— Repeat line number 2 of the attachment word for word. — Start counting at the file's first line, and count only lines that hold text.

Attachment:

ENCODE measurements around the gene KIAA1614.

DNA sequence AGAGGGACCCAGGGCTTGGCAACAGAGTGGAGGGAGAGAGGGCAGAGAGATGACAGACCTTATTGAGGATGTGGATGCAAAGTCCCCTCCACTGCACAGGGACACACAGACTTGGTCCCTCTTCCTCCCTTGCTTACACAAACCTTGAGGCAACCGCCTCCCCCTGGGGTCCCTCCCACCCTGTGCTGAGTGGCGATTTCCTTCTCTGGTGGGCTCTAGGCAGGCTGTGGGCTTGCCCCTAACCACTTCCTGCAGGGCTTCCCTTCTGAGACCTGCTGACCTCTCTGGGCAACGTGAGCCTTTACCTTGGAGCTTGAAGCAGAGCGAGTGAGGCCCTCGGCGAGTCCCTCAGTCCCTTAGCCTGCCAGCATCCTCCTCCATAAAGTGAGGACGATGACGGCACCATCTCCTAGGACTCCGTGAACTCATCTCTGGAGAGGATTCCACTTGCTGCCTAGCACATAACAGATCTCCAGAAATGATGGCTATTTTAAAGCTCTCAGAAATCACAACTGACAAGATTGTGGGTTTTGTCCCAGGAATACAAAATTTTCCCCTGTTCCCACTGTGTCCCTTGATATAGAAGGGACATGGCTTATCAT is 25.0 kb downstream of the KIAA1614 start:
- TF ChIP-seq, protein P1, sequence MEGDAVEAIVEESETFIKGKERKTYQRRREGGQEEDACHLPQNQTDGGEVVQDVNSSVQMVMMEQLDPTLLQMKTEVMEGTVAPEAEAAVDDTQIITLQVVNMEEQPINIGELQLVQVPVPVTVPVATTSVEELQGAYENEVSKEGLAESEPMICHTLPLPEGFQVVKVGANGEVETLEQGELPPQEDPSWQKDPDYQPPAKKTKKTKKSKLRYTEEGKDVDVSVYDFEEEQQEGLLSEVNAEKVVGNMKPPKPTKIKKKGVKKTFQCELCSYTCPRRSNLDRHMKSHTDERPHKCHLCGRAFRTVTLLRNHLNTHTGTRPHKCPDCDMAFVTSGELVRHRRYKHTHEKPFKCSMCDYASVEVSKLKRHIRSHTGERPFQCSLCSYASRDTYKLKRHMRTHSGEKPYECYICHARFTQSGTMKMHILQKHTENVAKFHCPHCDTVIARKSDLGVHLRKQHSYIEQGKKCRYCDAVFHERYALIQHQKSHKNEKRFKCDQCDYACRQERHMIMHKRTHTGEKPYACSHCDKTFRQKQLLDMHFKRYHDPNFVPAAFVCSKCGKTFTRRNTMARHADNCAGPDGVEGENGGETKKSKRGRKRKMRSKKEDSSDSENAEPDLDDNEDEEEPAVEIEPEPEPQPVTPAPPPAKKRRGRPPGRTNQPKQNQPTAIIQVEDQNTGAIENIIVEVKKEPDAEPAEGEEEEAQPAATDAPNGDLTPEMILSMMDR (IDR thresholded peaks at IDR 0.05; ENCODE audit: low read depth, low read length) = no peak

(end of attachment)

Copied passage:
DNA sequence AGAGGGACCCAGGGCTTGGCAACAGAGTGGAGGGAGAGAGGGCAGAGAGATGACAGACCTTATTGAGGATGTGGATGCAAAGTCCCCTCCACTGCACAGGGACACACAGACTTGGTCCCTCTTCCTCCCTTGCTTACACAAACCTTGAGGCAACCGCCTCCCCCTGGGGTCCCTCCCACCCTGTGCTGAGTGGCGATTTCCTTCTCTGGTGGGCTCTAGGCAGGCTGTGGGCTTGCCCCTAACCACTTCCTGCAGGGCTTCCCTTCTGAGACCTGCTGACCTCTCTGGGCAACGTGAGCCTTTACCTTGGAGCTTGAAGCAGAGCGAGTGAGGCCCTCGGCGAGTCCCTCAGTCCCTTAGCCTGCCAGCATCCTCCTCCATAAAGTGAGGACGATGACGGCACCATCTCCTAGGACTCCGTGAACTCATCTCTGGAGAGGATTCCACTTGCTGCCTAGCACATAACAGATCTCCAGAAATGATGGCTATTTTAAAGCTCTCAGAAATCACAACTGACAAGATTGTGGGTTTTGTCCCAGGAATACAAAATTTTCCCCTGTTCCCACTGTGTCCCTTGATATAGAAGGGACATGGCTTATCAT is 25.0 kb downstream of the KIAA1614 start: